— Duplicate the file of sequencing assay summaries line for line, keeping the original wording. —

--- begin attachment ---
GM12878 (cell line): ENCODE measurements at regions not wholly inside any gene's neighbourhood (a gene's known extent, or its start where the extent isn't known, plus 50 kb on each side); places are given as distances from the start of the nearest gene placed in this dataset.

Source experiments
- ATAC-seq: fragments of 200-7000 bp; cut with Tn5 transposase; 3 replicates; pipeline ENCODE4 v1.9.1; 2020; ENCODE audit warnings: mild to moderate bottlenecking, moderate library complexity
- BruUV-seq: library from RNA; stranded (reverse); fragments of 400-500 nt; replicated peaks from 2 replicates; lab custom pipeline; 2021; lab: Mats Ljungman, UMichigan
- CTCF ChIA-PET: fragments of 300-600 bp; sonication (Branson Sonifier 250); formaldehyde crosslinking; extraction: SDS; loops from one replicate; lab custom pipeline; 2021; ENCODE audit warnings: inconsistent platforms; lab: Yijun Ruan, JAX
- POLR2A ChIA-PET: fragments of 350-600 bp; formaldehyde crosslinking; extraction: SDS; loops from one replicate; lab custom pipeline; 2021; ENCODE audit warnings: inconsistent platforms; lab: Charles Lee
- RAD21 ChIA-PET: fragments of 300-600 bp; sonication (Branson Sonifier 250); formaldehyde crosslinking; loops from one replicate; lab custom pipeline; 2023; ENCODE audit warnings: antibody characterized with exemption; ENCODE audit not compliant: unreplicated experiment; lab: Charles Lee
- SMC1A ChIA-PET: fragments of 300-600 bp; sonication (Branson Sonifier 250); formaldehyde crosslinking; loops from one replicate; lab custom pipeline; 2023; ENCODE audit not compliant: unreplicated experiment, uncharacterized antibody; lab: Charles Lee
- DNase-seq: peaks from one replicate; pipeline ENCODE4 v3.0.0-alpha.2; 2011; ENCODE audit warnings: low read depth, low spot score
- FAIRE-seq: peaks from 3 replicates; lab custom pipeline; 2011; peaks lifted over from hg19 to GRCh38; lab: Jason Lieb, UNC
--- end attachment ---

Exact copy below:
GM12878 (cell line): ENCODE measurements at regions not wholly inside any gene's neighbourhood (a gene's known extent, or its start where the extent isn't known, plus 50 kb on each side); places are given as distances from the start of the nearest gene placed in this dataset.

Source experiments
- ATAC-seq: fragments of 200-7000 bp; cut with Tn5 transposase; 3 replicates; pipeline ENCODE4 v1.9.1; 2020; ENCODE audit warnings: mild to moderate bottlenecking, moderate library complexity
- BruUV-seq: library from RNA; stranded (reverse); fragments of 400-500 nt; replicated peaks from 2 replicates; lab custom pipeline; 2021; lab: Mats Ljungman, UMichigan
- CTCF ChIA-PET: fragments of 300-600 bp; sonication (Branson Sonifier 250); formaldehyde crosslinking; extraction: SDS; loops from one replicate; lab custom pipeline; 2021; ENCODE audit warnings: inconsistent platforms; lab: Yijun Ruan, JAX
- POLR2A ChIA-PET: fragments of 350-600 bp; formaldehyde crosslinking; extraction: SDS; loops from one replicate; lab custom pipeline; 2021; ENCODE audit warnings: inconsistent platforms; lab: Charles Lee
- RAD21 ChIA-PET: fragments of 300-600 bp; sonication (Branson Sonifier 250); formaldehyde crosslinking; loops from one replicate; lab custom pipeline; 2023; ENCODE audit warnings: antibody characterized with exemption; ENCODE audit not compliant: unreplicated experiment; lab: Charles Lee
- SMC1A ChIA-PET: fragments of 300-600 bp; sonication (Branson Sonifier 250); formaldehyde crosslinking; loops from one replicate; lab custom pipeline; 2023; ENCODE audit not compliant: unreplicated experiment, uncharacterized antibody; lab: Charles Lee
- DNase-seq: peaks from one replicate; pipeline ENCODE4 v3.0.0-alpha.2; 2011; ENCODE audit warnings: low read depth, low spot score
- FAIRE-seq: peaks from 3 replicates; lab custom pipeline; 2011; peaks lifted over from hg19 to GRCh38; lab: Jason Lieb, UNC